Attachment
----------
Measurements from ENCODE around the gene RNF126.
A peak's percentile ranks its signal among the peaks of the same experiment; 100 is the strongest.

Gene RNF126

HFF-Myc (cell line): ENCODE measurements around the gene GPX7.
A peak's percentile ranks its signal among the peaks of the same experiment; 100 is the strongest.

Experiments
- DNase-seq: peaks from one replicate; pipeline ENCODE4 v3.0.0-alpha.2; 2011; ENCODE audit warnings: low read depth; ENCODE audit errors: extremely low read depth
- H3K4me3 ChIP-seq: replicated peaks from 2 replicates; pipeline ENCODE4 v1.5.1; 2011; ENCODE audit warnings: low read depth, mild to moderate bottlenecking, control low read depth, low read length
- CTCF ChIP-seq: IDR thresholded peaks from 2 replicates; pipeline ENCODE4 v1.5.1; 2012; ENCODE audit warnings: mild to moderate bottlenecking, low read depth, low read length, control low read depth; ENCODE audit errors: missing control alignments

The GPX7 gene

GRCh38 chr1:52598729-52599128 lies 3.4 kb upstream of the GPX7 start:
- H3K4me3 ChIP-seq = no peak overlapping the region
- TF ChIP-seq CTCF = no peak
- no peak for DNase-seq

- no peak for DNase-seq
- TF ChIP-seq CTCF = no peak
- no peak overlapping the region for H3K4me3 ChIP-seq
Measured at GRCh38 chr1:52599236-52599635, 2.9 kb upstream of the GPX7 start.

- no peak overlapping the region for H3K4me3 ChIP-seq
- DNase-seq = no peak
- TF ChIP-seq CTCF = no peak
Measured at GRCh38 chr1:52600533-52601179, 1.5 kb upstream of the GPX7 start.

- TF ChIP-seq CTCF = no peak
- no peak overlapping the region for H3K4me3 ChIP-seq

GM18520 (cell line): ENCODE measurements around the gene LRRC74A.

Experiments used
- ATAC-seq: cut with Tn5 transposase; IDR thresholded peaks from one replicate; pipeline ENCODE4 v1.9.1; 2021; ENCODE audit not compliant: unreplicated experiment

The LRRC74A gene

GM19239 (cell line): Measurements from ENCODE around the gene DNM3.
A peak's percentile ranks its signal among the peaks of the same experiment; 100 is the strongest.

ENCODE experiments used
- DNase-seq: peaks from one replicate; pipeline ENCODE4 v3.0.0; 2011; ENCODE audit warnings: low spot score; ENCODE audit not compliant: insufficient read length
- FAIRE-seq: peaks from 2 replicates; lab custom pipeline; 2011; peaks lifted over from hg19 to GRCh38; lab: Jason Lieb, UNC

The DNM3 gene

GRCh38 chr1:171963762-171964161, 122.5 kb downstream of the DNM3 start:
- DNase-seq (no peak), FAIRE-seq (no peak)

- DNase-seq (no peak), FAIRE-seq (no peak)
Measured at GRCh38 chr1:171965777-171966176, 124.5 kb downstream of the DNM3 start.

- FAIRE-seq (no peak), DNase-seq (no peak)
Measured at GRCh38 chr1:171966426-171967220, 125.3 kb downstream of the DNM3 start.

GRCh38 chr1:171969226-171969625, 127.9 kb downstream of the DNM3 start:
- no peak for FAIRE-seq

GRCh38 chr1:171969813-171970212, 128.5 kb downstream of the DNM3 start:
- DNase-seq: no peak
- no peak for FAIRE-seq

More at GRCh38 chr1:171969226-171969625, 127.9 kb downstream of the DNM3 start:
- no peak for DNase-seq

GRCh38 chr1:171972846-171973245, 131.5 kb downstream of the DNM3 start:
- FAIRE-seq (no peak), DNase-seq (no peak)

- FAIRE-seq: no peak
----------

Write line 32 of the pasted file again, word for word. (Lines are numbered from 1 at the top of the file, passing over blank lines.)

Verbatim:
- DNase-seq: peaks from one replicate; pipeline ENCODE4 v3.0.0; 2011; ENCODE audit warnings: low spot score; ENCODE audit not compliant: insufficient read length